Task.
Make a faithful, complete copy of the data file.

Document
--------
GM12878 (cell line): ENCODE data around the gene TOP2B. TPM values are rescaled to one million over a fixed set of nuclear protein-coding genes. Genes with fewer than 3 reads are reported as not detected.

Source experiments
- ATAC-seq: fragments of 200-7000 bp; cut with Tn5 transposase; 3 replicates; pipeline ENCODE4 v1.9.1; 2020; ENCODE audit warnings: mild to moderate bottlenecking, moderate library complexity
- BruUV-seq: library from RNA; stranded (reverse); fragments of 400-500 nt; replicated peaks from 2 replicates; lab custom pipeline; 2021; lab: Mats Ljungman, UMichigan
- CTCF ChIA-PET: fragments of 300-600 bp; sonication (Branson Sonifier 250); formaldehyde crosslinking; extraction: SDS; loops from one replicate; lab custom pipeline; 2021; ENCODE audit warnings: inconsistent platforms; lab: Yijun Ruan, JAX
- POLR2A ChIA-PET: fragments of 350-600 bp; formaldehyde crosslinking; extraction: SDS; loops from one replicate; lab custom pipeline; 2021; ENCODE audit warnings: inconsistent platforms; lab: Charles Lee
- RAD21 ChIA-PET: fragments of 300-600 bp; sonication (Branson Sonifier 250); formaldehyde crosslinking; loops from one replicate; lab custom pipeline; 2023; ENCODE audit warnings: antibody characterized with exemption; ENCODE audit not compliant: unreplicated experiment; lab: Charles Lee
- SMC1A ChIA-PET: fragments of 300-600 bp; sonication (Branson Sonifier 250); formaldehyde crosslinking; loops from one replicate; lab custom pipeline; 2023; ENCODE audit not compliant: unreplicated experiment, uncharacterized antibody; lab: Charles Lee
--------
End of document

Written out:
GM12878 (cell line): ENCODE data around the gene TOP2B. TPM values are rescaled to one million over a fixed set of nuclear protein-coding genes. Genes with fewer than 3 reads are reported as not detected.

Source experiments
- ATAC-seq: fragments of 200-7000 bp; cut with Tn5 transposase; 3 replicates; pipeline ENCODE4 v1.9.1; 2020; ENCODE audit warnings: mild to moderate bottlenecking, moderate library complexity
- BruUV-seq: library from RNA; stranded (reverse); fragments of 400-500 nt; replicated peaks from 2 replicates; lab custom pipeline; 2021; lab: Mats Ljungman, UMichigan
- CTCF ChIA-PET: fragments of 300-600 bp; sonication (Branson Sonifier 250); formaldehyde crosslinking; extraction: SDS; loops from one replicate; lab custom pipeline; 2021; ENCODE audit warnings: inconsistent platforms; lab: Yijun Ruan, JAX
- POLR2A ChIA-PET: fragments of 350-600 bp; formaldehyde crosslinking; extraction: SDS; loops from one replicate; lab custom pipeline; 2021; ENCODE audit warnings: inconsistent platforms; lab: Charles Lee
- RAD21 ChIA-PET: fragments of 300-600 bp; sonication (Branson Sonifier 250); formaldehyde crosslinking; loops from one replicate; lab custom pipeline; 2023; ENCODE audit warnings: antibody characterized with exemption; ENCODE audit not compliant: unreplicated experiment; lab: Charles Lee
- SMC1A ChIA-PET: fragments of 300-600 bp; sonication (Branson Sonifier 250); formaldehyde crosslinking; loops from one replicate; lab custom pipeline; 2023; ENCODE audit not compliant: unreplicated experiment, uncharacterized antibody; lab: Charles Lee